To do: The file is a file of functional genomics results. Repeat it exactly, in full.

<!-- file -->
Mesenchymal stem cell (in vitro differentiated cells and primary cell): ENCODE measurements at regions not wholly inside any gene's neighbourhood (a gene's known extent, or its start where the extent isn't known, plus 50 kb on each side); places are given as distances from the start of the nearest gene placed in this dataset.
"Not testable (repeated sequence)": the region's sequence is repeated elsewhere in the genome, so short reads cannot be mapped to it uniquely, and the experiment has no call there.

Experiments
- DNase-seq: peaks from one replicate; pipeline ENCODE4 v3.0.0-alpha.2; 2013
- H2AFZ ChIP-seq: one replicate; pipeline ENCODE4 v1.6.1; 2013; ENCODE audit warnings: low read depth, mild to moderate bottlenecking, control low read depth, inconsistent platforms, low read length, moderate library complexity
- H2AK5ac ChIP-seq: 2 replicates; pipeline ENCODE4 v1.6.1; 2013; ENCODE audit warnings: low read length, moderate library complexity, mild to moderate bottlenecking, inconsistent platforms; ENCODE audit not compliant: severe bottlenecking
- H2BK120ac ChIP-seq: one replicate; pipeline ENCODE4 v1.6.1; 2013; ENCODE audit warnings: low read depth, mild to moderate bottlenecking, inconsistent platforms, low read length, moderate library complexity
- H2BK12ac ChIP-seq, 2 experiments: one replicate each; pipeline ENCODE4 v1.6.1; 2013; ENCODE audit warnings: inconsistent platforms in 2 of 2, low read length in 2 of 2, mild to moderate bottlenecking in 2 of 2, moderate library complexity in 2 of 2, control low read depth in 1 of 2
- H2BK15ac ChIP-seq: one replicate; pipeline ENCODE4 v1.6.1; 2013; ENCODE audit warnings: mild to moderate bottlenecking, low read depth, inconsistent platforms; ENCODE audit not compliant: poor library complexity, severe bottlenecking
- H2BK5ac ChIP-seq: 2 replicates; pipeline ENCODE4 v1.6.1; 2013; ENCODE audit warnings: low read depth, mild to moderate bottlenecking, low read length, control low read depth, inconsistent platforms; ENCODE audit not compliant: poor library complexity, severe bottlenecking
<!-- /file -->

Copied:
Mesenchymal stem cell (in vitro differentiated cells and primary cell): ENCODE measurements at regions not wholly inside any gene's neighbourhood (a gene's known extent, or its start where the extent isn't known, plus 50 kb on each side); places are given as distances from the start of the nearest gene placed in this dataset.
"Not testable (repeated sequence)": the region's sequence is repeated elsewhere in the genome, so short reads cannot be mapped to it uniquely, and the experiment has no call there.

Experiments
- DNase-seq: peaks from one replicate; pipeline ENCODE4 v3.0.0-alpha.2; 2013
- H2AFZ ChIP-seq: one replicate; pipeline ENCODE4 v1.6.1; 2013; ENCODE audit warnings: low read depth, mild to moderate bottlenecking, control low read depth, inconsistent platforms, low read length, moderate library complexity
- H2AK5ac ChIP-seq: 2 replicates; pipeline ENCODE4 v1.6.1; 2013; ENCODE audit warnings: low read length, moderate library complexity, mild to moderate bottlenecking, inconsistent platforms; ENCODE audit not compliant: severe bottlenecking
- H2BK120ac ChIP-seq: one replicate; pipeline ENCODE4 v1.6.1; 2013; ENCODE audit warnings: low read depth, mild to moderate bottlenecking, inconsistent platforms, low read length, moderate library complexity
- H2BK12ac ChIP-seq, 2 experiments: one replicate each; pipeline ENCODE4 v1.6.1; 2013; ENCODE audit warnings: inconsistent platforms in 2 of 2, low read length in 2 of 2, mild to moderate bottlenecking in 2 of 2, moderate library complexity in 2 of 2, control low read depth in 1 of 2
- H2BK15ac ChIP-seq: one replicate; pipeline ENCODE4 v1.6.1; 2013; ENCODE audit warnings: mild to moderate bottlenecking, low read depth, inconsistent platforms; ENCODE audit not compliant: poor library complexity, severe bottlenecking
- H2BK5ac ChIP-seq: 2 replicates; pipeline ENCODE4 v1.6.1; 2013; ENCODE audit warnings: low read depth, mild to moderate bottlenecking, low read length, control low read depth, inconsistent platforms; ENCODE audit not compliant: poor library complexity, severe bottlenecking